The climate risk challenge for investors
There has been more for investors to consider on climate risk in the last two years than in the last two decades. Since the launch of the Carbon Disclosure Project in 2000 and the Greenhouse Gas Protocol a year later, climate risk from an investment perspective has been slow to gain attention outside large quoted or heavy emitting companies. In the UK, the advent of quoted company reporting in 2013 and the commitments made by the government, alongside most other countries, in Paris in 2015, had little material impact on investment decisions and compliance, here or elsewhere.
ESG rises to the mainstream
2019 was the year that all changed dramatically, helped along by Greta Thunberg and her Davos invitation and Theresa May’s decision to upgrade UK legal targets to Net Zero. From headline announcements by big investment firms to a raft of new regulations and requirements during 2020, we have arrived in a world where climate risk and related disclosures on carbon emissions and governance are now an urgent priority. Investment firms are vying to outdo each other on ESG performance and credentials, whilst private equity firms are starting to positively address the detail of the challenges to support existing intent.
'The Financial Times described ESG as an "alphabet soup"'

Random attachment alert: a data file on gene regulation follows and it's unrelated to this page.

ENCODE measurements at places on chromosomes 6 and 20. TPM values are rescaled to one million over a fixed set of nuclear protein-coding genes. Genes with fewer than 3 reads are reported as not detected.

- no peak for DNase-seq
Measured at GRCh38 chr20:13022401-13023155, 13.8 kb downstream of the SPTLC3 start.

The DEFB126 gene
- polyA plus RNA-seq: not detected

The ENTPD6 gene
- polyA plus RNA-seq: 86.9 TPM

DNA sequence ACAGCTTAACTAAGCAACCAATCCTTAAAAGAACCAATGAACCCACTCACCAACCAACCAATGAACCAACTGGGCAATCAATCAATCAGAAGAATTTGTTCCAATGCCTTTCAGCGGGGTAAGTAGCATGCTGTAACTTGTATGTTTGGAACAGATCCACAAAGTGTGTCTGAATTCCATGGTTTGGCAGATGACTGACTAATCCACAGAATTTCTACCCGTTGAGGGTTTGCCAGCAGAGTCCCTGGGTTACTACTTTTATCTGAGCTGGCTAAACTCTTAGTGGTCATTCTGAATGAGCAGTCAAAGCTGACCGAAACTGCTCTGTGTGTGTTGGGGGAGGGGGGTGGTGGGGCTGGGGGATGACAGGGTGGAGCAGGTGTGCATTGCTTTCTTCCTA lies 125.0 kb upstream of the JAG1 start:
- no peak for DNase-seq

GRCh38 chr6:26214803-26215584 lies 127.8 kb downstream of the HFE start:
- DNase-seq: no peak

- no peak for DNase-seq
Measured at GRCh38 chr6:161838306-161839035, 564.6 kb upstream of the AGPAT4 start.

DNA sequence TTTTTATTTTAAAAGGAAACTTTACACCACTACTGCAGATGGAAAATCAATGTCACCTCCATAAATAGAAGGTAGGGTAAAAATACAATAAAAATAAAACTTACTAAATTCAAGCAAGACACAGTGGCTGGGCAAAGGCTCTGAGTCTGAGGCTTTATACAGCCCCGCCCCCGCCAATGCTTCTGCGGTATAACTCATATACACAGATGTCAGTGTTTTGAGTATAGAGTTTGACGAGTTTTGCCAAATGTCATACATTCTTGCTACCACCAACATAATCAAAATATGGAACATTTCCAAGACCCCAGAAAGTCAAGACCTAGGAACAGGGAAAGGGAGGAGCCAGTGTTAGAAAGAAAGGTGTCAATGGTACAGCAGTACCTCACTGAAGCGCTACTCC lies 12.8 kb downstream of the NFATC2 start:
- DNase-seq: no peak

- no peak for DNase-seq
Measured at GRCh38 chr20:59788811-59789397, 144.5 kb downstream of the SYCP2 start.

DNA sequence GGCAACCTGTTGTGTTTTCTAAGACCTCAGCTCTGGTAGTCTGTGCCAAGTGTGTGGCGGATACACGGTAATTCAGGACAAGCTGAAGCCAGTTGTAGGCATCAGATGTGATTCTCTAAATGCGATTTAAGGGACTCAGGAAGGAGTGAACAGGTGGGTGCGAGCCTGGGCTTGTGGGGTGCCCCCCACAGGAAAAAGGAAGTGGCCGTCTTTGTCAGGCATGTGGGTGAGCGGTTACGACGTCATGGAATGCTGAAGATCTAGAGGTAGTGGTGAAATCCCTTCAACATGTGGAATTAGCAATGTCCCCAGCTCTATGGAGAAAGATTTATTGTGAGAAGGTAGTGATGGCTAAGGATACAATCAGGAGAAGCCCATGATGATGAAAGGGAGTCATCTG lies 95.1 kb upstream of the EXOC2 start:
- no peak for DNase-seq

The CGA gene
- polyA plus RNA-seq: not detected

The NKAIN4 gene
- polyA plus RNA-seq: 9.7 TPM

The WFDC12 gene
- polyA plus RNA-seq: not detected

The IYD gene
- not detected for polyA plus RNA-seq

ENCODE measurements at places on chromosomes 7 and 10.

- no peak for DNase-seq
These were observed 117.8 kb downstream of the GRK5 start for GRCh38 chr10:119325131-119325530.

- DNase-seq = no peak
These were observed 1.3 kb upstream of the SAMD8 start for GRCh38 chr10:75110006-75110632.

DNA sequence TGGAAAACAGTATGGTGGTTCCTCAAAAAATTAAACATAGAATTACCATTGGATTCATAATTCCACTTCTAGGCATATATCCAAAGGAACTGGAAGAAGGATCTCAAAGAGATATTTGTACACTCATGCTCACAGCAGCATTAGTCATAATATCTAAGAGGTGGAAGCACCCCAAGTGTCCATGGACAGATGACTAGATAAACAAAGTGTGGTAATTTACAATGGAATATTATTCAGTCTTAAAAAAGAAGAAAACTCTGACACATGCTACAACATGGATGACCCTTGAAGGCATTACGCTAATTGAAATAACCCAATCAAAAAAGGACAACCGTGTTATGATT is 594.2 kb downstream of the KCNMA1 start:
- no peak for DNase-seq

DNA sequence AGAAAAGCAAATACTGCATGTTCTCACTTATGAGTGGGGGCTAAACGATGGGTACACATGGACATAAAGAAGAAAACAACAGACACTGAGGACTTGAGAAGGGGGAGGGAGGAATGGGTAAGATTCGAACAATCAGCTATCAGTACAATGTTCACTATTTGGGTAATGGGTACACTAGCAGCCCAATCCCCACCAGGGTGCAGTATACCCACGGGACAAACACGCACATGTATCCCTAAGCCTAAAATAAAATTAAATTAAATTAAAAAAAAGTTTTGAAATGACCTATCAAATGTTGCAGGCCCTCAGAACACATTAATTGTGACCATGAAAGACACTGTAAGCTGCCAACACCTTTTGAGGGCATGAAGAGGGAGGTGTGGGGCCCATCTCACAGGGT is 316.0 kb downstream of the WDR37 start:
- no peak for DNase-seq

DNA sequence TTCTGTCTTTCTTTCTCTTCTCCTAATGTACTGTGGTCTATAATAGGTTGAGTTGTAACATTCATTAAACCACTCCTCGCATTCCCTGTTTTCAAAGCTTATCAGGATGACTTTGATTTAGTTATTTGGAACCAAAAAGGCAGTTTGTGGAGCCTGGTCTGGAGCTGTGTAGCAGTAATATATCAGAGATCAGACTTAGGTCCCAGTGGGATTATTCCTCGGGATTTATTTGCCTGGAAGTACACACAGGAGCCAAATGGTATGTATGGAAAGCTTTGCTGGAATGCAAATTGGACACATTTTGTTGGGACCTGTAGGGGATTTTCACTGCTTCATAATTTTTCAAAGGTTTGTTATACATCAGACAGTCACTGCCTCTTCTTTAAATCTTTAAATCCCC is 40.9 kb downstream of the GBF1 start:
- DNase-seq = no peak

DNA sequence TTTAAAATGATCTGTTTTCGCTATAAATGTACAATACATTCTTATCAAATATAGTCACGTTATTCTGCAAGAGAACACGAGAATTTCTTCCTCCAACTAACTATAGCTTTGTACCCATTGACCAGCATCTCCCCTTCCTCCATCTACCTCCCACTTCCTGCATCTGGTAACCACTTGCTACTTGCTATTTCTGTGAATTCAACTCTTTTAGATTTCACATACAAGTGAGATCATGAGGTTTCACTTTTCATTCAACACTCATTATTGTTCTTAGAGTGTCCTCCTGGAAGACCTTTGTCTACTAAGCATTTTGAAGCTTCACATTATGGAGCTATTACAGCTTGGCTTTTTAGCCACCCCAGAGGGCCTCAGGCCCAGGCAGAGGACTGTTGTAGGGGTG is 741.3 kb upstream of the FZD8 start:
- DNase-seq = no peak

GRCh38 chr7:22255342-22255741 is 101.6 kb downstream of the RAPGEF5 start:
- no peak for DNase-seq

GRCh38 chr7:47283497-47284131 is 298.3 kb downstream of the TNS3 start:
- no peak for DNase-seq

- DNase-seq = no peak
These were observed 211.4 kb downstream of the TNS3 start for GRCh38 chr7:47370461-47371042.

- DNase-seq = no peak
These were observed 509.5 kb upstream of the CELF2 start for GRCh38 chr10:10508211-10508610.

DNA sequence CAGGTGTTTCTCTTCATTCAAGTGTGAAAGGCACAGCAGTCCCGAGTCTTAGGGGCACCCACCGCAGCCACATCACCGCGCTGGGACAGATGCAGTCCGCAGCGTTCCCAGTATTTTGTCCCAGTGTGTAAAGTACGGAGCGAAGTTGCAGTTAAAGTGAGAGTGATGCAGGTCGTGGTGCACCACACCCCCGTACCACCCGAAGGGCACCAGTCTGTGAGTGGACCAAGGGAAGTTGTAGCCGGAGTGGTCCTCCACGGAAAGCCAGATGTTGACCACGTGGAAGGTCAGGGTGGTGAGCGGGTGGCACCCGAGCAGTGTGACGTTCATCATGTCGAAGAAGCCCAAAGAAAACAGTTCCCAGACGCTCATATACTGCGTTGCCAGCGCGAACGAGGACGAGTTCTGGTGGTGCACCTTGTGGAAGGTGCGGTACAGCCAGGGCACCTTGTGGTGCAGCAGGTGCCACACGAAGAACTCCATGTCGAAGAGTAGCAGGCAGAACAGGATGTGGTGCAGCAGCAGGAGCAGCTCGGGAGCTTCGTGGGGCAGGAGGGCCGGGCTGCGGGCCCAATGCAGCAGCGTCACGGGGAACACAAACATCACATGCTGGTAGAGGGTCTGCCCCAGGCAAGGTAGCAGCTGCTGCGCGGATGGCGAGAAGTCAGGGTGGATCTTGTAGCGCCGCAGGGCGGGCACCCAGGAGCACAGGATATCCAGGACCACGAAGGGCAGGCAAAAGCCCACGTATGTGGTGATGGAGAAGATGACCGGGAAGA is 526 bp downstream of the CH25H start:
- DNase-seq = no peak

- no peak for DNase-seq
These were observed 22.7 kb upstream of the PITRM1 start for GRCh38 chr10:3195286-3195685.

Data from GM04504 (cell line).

The move from fringe to mainstream has not been without its problems. Even as signatories to the Principles of Responsible Investment have risen from 100 in 2006 to 3,000 today, the issue has attracted prominence, but detailed action remains emergent. The Financial Times has described ESG as an “alphabet soup” with too many acronyms and not enough harmonised data. In the E of ESG, carbon emissions are the big topic and come with the advantage of largely agreed reporting and accounting standards, even though they need more definition. The bigger problem is for investors to understand what is required of them by the multiple national and international regulatory and voluntary demands.
Measurement and disclosure are the main urgency
The wave of Net Zero commitments and drive to incorporate carbon credentials into the promotion of investment funds has seen intent favoured over action as a result. The Securities & Exchange Commission recently concluded that may ESG claims were misleading, albeit not deliberate, the Climate Action 100+ initiative identified that the majority of large company Net Zero claims were unsupported by a plan and the French government have moved to outlaw “greenwashing”. The focus for investors is on how to drive data that is robust and can support headline intent and turn it into verifiable action.
This is where measurement and disclosure are the main urgency. For the CEO of a large company asset whether quoted or unquoted, carbon disclosure through regulation and investor demand is an increasing requirement, along with their plans for reduction, science-based targets and fully planned Net Zero targets. This cannot be conjured out of thin air or satisfied using a commitment to a set standard enshrined in law, like Modern Slavery or Anti Bribery or KYC and requires considerable effort to achieve.
Understanding the acronyms
To fulfil the demands or recommendations of carbon disclosure and management, including SECR, TCFD, PRI, NZAMI, SFDR, IIGCC, TPI you first need to understand the acronyms and then dive into the detail required to deliver information in multiple formats. Fortunately, the key elements required are, a carbon report, a reduction plan and governance and frameworks to deliver it. This helps to inform the climate risk and opportunity analysis for a business over the next decade and beyond.